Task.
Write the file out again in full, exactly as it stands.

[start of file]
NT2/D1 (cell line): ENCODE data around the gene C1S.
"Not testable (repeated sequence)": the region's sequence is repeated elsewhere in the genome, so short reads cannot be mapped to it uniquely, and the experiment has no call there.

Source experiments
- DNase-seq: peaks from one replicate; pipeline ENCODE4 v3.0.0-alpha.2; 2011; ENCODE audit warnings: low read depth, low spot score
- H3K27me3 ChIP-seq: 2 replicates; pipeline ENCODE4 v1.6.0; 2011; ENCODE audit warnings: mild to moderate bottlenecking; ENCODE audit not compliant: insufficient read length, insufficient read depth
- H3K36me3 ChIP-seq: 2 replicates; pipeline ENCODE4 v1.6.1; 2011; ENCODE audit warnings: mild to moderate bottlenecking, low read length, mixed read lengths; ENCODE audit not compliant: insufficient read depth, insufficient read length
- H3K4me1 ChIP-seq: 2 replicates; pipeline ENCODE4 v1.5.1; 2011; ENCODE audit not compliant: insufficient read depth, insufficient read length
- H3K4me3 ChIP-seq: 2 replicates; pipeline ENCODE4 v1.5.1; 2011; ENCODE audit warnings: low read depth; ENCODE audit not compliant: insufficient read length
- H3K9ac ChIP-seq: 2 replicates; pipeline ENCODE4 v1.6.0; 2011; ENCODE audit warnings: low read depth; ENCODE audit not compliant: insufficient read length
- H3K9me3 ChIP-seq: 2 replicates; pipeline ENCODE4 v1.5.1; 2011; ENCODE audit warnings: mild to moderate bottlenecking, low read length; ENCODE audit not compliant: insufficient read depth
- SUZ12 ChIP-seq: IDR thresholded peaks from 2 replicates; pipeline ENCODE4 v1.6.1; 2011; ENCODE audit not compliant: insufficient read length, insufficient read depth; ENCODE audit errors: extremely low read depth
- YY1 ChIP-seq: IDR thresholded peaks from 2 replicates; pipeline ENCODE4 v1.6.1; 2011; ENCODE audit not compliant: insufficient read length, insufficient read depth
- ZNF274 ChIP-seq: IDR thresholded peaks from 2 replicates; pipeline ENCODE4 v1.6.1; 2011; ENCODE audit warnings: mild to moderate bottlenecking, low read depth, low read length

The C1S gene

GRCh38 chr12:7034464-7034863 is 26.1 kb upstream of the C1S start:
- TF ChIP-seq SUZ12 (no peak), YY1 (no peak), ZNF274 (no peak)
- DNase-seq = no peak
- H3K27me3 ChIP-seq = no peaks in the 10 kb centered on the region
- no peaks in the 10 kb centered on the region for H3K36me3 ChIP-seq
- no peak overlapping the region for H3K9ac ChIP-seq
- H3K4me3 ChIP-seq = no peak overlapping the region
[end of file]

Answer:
NT2/D1 (cell line): ENCODE data around the gene C1S.
"Not testable (repeated sequence)": the region's sequence is repeated elsewhere in the genome, so short reads cannot be mapped to it uniquely, and the experiment has no call there.

Source experiments
- DNase-seq: peaks from one replicate; pipeline ENCODE4 v3.0.0-alpha.2; 2011; ENCODE audit warnings: low read depth, low spot score
- H3K27me3 ChIP-seq: 2 replicates; pipeline ENCODE4 v1.6.0; 2011; ENCODE audit warnings: mild to moderate bottlenecking; ENCODE audit not compliant: insufficient read length, insufficient read depth
- H3K36me3 ChIP-seq: 2 replicates; pipeline ENCODE4 v1.6.1; 2011; ENCODE audit warnings: mild to moderate bottlenecking, low read length, mixed read lengths; ENCODE audit not compliant: insufficient read depth, insufficient read length
- H3K4me1 ChIP-seq: 2 replicates; pipeline ENCODE4 v1.5.1; 2011; ENCODE audit not compliant: insufficient read depth, insufficient read length
- H3K4me3 ChIP-seq: 2 replicates; pipeline ENCODE4 v1.5.1; 2011; ENCODE audit warnings: low read depth; ENCODE audit not compliant: insufficient read length
- H3K9ac ChIP-seq: 2 replicates; pipeline ENCODE4 v1.6.0; 2011; ENCODE audit warnings: low read depth; ENCODE audit not compliant: insufficient read length
- H3K9me3 ChIP-seq: 2 replicates; pipeline ENCODE4 v1.5.1; 2011; ENCODE audit warnings: mild to moderate bottlenecking, low read length; ENCODE audit not compliant: insufficient read depth
- SUZ12 ChIP-seq: IDR thresholded peaks from 2 replicates; pipeline ENCODE4 v1.6.1; 2011; ENCODE audit not compliant: insufficient read length, insufficient read depth; ENCODE audit errors: extremely low read depth
- YY1 ChIP-seq: IDR thresholded peaks from 2 replicates; pipeline ENCODE4 v1.6.1; 2011; ENCODE audit not compliant: insufficient read length, insufficient read depth
- ZNF274 ChIP-seq: IDR thresholded peaks from 2 replicates; pipeline ENCODE4 v1.6.1; 2011; ENCODE audit warnings: mild to moderate bottlenecking, low read depth, low read length

The C1S gene

GRCh38 chr12:7034464-7034863 is 26.1 kb upstream of the C1S start:
- TF ChIP-seq SUZ12 (no peak), YY1 (no peak), ZNF274 (no peak)
- DNase-seq = no peak
- H3K27me3 ChIP-seq = no peaks in the 10 kb centered on the region
- no peaks in the 10 kb centered on the region for H3K36me3 ChIP-seq
- no peak overlapping the region for H3K9ac ChIP-seq
- H3K4me3 ChIP-seq = no peak overlapping the region